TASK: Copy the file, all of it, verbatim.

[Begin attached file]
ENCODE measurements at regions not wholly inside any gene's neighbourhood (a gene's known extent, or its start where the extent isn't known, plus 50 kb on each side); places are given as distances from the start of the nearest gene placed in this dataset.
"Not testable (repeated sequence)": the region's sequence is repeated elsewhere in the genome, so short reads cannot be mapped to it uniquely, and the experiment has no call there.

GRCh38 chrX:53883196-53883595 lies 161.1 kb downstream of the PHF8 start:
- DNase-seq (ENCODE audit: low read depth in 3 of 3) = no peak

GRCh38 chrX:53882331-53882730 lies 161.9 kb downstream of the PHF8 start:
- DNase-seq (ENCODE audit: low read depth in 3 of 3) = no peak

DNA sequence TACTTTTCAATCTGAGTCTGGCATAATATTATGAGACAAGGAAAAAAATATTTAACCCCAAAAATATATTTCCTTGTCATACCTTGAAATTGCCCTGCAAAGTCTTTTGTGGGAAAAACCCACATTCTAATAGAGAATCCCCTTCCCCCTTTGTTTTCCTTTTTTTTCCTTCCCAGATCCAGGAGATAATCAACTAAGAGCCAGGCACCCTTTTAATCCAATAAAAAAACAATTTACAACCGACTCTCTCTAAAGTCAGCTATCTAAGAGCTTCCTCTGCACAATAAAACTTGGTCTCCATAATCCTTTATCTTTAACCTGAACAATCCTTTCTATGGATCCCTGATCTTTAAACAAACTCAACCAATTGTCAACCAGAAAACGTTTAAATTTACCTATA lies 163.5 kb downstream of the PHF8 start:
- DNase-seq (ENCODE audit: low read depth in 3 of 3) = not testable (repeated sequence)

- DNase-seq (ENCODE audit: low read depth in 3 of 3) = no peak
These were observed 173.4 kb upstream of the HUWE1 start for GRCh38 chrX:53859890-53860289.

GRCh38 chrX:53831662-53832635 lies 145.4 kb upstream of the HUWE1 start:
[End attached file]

ENCODE measurements at regions not wholly inside any gene's neighbourhood (a gene's known extent, or its start where the extent isn't known, plus 50 kb on each side); places are given as distances from the start of the nearest gene placed in this dataset.
"Not testable (repeated sequence)": the region's sequence is repeated elsewhere in the genome, so short reads cannot be mapped to it uniquely, and the experiment has no call there.

GRCh38 chrX:53883196-53883595 lies 161.1 kb downstream of the PHF8 start:
- DNase-seq (ENCODE audit: low read depth in 3 of 3) = no peak

GRCh38 chrX:53882331-53882730 lies 161.9 kb downstream of the PHF8 start:
- DNase-seq (ENCODE audit: low read depth in 3 of 3) = no peak

DNA sequence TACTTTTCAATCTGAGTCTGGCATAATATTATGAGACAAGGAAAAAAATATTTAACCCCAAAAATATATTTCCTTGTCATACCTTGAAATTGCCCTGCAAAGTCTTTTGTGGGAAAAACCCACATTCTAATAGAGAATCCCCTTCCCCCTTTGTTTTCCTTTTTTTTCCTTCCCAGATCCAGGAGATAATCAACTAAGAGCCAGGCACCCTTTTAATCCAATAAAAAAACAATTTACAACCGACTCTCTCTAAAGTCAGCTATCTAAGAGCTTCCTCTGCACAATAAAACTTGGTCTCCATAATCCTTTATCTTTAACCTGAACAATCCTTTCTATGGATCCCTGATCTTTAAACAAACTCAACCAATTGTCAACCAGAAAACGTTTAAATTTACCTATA lies 163.5 kb downstream of the PHF8 start:
- DNase-seq (ENCODE audit: low read depth in 3 of 3) = not testable (repeated sequence)

- DNase-seq (ENCODE audit: low read depth in 3 of 3) = no peak
These were observed 173.4 kb upstream of the HUWE1 start for GRCh38 chrX:53859890-53860289.

GRCh38 chrX:53831662-53832635 lies 145.4 kb upstream of the HUWE1 start: